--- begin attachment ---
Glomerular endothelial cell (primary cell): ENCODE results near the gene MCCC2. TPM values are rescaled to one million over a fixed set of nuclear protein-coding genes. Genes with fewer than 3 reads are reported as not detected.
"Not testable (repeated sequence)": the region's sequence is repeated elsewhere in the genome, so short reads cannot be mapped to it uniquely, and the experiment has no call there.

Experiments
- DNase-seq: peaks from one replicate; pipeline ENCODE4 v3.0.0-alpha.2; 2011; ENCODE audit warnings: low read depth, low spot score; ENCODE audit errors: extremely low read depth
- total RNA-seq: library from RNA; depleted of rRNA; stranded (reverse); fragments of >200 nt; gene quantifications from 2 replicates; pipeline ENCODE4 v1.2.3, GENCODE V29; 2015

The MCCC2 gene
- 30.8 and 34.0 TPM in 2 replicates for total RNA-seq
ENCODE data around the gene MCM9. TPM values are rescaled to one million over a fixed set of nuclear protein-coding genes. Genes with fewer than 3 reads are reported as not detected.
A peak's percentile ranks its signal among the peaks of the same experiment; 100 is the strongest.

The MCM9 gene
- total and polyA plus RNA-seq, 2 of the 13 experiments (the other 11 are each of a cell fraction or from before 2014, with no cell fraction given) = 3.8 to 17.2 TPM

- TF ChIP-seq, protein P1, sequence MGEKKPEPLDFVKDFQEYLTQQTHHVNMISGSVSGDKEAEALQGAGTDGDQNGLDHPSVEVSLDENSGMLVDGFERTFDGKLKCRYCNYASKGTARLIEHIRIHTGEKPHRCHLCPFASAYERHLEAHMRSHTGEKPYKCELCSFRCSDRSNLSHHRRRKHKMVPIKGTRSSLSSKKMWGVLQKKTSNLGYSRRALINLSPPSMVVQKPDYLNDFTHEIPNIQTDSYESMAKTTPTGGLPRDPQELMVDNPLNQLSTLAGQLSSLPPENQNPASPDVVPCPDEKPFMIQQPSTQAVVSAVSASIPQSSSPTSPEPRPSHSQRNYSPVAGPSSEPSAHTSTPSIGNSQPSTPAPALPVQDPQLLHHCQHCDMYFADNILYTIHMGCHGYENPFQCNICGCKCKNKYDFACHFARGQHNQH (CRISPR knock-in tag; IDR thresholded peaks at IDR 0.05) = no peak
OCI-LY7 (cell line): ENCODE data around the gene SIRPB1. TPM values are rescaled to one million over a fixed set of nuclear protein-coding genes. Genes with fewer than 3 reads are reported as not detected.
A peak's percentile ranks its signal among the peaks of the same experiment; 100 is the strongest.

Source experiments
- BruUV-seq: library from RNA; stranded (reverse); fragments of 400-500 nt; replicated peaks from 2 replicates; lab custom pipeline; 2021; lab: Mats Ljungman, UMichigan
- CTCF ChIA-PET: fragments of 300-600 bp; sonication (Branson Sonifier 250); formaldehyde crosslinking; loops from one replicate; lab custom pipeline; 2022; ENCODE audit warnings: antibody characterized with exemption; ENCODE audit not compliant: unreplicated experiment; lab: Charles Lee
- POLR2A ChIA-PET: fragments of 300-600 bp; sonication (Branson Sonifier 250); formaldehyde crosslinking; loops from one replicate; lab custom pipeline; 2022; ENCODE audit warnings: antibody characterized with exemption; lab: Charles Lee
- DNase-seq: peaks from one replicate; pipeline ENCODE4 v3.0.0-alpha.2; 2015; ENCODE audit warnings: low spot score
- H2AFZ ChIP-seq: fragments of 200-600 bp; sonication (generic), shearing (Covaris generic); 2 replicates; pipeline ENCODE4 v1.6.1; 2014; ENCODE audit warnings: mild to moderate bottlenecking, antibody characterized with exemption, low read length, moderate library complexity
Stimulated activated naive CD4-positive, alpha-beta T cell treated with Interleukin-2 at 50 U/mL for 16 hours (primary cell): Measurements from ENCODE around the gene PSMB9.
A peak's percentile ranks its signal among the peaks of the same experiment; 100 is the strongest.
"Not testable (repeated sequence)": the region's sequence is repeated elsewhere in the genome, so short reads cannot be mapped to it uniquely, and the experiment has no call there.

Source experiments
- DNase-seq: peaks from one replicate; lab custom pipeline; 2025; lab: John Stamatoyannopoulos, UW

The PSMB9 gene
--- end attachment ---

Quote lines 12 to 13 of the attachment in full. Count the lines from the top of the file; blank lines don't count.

- TF ChIP-seq, protein P1, sequence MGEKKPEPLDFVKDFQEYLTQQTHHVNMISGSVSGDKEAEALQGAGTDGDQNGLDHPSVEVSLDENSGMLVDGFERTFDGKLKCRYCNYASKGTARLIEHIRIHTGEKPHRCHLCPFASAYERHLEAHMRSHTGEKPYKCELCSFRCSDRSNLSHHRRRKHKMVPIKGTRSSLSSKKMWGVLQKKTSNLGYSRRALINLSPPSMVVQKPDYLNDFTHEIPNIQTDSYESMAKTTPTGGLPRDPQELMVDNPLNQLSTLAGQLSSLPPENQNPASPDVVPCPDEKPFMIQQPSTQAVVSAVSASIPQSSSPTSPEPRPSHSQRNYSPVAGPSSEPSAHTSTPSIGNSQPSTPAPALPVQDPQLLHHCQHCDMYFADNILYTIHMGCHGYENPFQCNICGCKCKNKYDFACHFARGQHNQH (CRISPR knock-in tag; IDR thresholded peaks at IDR 0.05) = no peak
OCI-LY7 (cell line): ENCODE data around the gene SIRPB1. TPM values are rescaled to one million over a fixed set of nuclear protein-coding genes. Genes with fewer than 3 reads are reported as not detected.